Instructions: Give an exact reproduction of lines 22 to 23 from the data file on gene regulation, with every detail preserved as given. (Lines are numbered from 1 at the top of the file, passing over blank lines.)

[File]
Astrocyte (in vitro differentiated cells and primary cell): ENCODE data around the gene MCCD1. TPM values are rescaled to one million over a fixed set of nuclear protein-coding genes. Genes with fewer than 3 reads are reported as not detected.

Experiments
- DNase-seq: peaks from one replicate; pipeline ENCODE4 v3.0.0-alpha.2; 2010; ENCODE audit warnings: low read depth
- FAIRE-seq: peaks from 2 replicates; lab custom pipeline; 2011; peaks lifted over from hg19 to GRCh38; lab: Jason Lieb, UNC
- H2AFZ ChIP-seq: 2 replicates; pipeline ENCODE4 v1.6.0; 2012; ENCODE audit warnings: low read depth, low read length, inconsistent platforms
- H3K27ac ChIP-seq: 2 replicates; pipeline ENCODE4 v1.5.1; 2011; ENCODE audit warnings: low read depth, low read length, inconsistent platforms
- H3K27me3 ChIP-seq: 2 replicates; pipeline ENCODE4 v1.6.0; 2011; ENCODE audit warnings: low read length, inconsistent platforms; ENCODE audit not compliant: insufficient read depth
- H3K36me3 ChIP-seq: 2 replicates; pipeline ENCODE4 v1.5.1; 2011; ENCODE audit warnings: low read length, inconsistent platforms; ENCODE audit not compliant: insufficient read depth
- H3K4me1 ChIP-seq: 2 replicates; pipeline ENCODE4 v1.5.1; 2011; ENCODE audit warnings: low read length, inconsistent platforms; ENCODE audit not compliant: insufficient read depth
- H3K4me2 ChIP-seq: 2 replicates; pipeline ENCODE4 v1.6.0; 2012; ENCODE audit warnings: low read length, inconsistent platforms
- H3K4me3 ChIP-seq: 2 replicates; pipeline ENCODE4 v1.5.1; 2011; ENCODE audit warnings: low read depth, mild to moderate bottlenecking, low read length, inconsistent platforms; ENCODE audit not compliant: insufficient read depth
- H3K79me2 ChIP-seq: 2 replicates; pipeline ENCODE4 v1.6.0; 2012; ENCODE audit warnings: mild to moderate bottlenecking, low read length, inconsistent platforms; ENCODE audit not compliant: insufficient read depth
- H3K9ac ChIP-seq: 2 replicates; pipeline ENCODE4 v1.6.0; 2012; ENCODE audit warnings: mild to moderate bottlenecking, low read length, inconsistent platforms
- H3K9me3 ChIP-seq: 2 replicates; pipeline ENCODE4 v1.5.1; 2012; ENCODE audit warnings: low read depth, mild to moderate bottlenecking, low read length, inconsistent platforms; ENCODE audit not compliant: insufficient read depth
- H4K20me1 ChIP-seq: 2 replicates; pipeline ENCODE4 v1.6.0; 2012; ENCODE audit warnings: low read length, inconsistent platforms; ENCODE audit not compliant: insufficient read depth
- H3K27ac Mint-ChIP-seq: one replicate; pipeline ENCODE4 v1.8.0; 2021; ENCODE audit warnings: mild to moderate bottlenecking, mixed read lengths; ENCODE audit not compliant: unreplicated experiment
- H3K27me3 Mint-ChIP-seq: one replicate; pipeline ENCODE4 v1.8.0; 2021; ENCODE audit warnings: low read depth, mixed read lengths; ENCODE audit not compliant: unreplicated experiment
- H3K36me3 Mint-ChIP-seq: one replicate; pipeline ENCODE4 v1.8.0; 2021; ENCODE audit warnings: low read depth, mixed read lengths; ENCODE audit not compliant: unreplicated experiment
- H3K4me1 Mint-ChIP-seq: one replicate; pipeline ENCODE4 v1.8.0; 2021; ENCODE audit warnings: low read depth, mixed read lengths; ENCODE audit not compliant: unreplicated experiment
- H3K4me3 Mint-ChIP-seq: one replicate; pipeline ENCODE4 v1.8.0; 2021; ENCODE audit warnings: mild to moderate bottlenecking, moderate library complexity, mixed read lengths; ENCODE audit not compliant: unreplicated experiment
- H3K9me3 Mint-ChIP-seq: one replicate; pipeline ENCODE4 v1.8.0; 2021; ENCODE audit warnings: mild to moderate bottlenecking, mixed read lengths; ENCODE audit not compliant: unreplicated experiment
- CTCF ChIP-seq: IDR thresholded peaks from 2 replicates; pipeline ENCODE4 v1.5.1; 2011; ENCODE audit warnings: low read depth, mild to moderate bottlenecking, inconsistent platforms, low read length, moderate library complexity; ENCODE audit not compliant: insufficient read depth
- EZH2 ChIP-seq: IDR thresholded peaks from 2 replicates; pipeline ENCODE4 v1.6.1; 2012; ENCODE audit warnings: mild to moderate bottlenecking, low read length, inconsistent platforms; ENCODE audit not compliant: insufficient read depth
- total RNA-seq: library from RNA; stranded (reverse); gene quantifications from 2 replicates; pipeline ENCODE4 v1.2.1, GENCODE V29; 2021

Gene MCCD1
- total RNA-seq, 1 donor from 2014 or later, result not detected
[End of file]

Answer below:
- CTCF ChIP-seq: IDR thresholded peaks from 2 replicates; pipeline ENCODE4 v1.5.1; 2011; ENCODE audit warnings: low read depth, mild to moderate bottlenecking, inconsistent platforms, low read length, moderate library complexity; ENCODE audit not compliant: insufficient read depth
- EZH2 ChIP-seq: IDR thresholded peaks from 2 replicates; pipeline ENCODE4 v1.6.1; 2012; ENCODE audit warnings: mild to moderate bottlenecking, low read length, inconsistent platforms; ENCODE audit not compliant: insufficient read depth